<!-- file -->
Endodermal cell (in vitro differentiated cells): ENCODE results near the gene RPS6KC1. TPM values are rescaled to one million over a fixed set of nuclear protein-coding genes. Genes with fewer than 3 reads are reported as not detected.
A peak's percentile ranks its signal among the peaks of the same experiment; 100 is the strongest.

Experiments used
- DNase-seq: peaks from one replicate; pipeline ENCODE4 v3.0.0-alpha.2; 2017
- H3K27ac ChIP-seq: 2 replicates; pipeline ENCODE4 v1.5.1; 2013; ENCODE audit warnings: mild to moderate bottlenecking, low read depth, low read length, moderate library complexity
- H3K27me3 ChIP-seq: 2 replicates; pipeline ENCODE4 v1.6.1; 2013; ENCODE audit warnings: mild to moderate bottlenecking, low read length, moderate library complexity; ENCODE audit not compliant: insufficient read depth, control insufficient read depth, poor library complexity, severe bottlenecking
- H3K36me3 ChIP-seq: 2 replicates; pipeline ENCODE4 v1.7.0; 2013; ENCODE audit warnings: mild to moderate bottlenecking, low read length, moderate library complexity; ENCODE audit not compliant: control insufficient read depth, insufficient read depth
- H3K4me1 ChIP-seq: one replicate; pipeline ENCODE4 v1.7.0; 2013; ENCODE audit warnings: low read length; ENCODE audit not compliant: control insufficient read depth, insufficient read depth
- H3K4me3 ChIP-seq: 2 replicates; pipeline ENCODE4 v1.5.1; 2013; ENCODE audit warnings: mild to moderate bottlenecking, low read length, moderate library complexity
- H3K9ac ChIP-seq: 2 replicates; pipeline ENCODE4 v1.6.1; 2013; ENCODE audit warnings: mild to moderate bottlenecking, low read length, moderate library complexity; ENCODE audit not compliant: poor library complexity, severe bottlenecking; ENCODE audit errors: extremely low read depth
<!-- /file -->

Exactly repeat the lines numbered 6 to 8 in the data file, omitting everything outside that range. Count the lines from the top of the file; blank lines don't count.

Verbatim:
- H3K27me3 ChIP-seq: 2 replicates; pipeline ENCODE4 v1.6.1; 2013; ENCODE audit warnings: mild to moderate bottlenecking, low read length, moderate library complexity; ENCODE audit not compliant: insufficient read depth, control insufficient read depth, poor library complexity, severe bottlenecking
- H3K36me3 ChIP-seq: 2 replicates; pipeline ENCODE4 v1.7.0; 2013; ENCODE audit warnings: mild to moderate bottlenecking, low read length, moderate library complexity; ENCODE audit not compliant: control insufficient read depth, insufficient read depth
- H3K4me1 ChIP-seq: one replicate; pipeline ENCODE4 v1.7.0; 2013; ENCODE audit warnings: low read length; ENCODE audit not compliant: control insufficient read depth, insufficient read depth